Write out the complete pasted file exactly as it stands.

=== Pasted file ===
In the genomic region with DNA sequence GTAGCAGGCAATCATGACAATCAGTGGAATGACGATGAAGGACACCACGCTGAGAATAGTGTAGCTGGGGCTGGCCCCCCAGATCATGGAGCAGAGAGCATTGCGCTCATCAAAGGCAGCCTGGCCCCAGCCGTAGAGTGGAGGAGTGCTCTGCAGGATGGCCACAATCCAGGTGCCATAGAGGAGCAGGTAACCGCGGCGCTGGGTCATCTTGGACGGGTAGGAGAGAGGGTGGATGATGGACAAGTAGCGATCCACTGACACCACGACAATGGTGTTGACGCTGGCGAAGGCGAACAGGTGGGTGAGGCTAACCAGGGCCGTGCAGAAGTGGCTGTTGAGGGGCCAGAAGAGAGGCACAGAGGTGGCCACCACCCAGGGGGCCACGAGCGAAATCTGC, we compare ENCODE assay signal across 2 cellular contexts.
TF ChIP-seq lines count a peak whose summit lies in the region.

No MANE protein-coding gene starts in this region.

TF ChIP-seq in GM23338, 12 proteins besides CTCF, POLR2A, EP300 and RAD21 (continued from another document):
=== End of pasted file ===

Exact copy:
In the genomic region with DNA sequence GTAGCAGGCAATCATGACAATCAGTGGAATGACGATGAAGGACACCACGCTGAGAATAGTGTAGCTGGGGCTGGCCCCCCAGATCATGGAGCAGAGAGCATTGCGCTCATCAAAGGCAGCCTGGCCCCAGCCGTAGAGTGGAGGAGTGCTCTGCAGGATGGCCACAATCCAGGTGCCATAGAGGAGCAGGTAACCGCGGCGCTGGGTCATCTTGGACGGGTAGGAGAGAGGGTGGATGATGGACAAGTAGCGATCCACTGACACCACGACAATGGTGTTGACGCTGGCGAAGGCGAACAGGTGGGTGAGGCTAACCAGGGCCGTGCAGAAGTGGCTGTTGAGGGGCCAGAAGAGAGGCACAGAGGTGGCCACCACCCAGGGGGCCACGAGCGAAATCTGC, we compare ENCODE assay signal across 2 cellular contexts.
TF ChIP-seq lines count a peak whose summit lies in the region.

No MANE protein-coding gene starts in this region.

TF ChIP-seq in GM23338, 12 proteins besides CTCF, POLR2A, EP300 and RAD21 (continued from another document):